So I was done with my month long Hitchhiking trip in the north east and didn’t want to come back home right then. And, did not have a plan to do anything either. I was lucky to be able to attend Biswa’s wedding in Guwahati at the end of the trip and was hoping I could get some ideas when I met some old friends from college. And, that is what happened. Suzu had taken leave from work to attend the wedding and then spend some time with his parents in Darjeeling. He invited me over and there, I had a plan! However, his mom had to leave for Gangtok instead later, so Suzu had gone back to work in Kalimpong. I had made up my mind about going to Darjeeling so I thought I’ll do the Sandakphu trek which starts nearby. I’d seen pictures of the peak on a friend’s album and did not want to let go of an opportunity. Here’s what transpired after that thought.
I’m in Darjeeling and do not know much on how to proceed with the trek. Whatever I know is from Indiamike and I have learned that Gorkhey is a very beautiful place on the trek route. Just before getting to Darjeeling, I booked the Youth hostel. I was not very happy though because they did not have a dorm and I would have to pay for a 2-bed room (Rs.300 moreover!). So I picked a random road and started walking. Since I still had the netbook with me, I thought I should research some more before checking into the room. Asked a couple of people for a coffee shop and was pleasantly surprised when I was directed to a Coffee Day. Had coffee after a long time while checking some more on Indiamike about the trek. Talked to Mastarji who is a reputed trek organizer and whose phone # i’d got from the couchsurfer i’d stayed with in Siliguri. He suggested I should stay over in Maneybhanjung (base for the trek) instead of staying over in Darjeeling. Seemed like a good plan – smaller town, lesser amount to pay for rent. I was concerned about one thing though – taking a guide is compulsory on the trek. I had to get a good windcheater too, so went shopping for it. After some hard bargaining, got the one I liked at not too high a price. Explained to the shopkeeper what I was doing and he was of the opinion that a guide is not needed at all, I could just hike by myself – now that was encouraging. Caught the next shared taxi and off I went to Maneybhanjung.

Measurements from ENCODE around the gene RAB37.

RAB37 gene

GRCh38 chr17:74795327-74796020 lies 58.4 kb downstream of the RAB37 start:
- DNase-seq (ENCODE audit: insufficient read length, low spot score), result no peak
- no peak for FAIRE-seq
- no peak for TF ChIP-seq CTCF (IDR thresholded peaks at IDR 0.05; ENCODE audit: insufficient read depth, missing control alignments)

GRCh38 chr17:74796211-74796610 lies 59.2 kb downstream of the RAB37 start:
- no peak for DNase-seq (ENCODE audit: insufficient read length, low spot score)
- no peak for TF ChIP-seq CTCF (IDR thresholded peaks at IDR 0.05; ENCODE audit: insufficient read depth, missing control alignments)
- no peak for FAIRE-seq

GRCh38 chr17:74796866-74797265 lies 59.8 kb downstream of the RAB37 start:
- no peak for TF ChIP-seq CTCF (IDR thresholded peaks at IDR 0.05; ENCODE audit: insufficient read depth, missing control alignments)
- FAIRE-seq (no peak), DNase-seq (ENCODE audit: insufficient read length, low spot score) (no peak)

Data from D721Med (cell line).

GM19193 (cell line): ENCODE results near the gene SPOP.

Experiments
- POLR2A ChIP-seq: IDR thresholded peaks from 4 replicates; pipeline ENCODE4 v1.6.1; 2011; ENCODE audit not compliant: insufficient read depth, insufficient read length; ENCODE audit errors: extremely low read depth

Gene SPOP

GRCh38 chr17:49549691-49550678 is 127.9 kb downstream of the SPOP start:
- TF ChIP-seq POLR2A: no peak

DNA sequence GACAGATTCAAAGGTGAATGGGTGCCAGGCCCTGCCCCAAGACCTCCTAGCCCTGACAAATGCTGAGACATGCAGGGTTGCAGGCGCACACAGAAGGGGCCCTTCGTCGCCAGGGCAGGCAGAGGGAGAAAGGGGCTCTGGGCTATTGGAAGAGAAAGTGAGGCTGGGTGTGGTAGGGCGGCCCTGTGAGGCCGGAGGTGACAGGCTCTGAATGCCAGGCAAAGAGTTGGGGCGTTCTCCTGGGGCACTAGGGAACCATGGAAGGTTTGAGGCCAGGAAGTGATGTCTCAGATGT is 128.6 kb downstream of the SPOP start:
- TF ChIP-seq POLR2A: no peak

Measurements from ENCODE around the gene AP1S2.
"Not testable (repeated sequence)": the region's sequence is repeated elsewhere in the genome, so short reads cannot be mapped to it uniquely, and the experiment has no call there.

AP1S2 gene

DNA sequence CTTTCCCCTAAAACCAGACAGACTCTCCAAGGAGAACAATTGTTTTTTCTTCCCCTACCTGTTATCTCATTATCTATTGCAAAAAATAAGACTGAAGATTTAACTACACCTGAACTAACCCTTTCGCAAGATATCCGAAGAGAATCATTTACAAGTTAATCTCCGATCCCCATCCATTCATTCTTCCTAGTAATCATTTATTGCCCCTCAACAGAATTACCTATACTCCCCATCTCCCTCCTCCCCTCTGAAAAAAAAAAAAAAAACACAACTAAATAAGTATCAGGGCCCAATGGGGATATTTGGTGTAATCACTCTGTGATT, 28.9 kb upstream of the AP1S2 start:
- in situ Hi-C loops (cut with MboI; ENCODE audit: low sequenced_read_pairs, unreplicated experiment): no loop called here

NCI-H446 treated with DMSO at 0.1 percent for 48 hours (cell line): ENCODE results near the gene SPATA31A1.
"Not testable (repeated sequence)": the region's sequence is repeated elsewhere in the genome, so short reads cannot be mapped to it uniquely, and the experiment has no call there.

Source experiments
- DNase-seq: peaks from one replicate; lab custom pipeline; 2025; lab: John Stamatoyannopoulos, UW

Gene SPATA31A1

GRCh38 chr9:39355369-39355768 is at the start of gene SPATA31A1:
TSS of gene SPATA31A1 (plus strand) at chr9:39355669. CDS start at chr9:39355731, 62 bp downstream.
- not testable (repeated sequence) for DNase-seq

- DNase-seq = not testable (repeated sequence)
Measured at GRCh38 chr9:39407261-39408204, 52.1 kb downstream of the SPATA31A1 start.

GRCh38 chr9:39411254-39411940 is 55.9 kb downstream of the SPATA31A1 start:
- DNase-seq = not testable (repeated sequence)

After an hour’s ride in the taxi, I get down in a fog covered and damp Maneybhanjung. One guy at the stop asks where I want to go and it’s quite clear that I am going to the trek. He says (almost orders!) me to take a guide from the union and go. I tell him that I already have spoken to Masterji and the taxi driver takes me to him. So, no escape from the compulsory guide, eh.
Jeevan Sir or Masterji is a nice person to talk to. He used to head the YHAI treks to the Sandakphu peak earlier and is a very good source of information. I was wondering if I could cool my heels in Maneybhanjung for a day and see if I could join any other trekkers on their way to the peak – besides having company, I would be able to split the guide charges. However, Masterji dismissed the idea outright as it was end of season (just 5 days left for the Singalila national park to close) and there had been some political disturbance until a few days ago, so there was no chance of any more tourists. He asked a guide cum porter to come and meet me up and arranged for a charge a little less than the union rates. Guide (Mr. Peter Rai) and I took a short walk in the small town and talked a little bit. We even went to the Nepal border.
It was decided that we would leave at 7am next morning. The three of us (Masterji, Peter bhai and me) sat down for some time and went over the route details. I wanted to complete the entire circuit maneybhanjung-kalapokhari-sandakphu-falut-gorkhey-shirikhola-rimbick. This, if done in the normal fashion would take 6 days (as I had read earlier). The money i’d withdrawn earlier in Darjeeling would be just about sufficient for this.
Dinner was with Masterji at the hotel downstairs from his dorm. He explained the names of each waypoints on the trek route and we discussed a little bit of local politics too (yeah it’s usually better not to talk politics but if done in the right way, can be a great icebreaker). He asked me a question for which I had no answer – what was the Sandakphu trek famous for? I had only heard of a good trek and that is what I was looking for. But, he told me that of the 5 tallest peaks in the world, you can view 4 of them from Sandakphu on a clear day! Considering the way the weather was in Maney, I was wondering if I would be able to see the next 10m even. That was something I would only know when I got to the peak.
To be continued …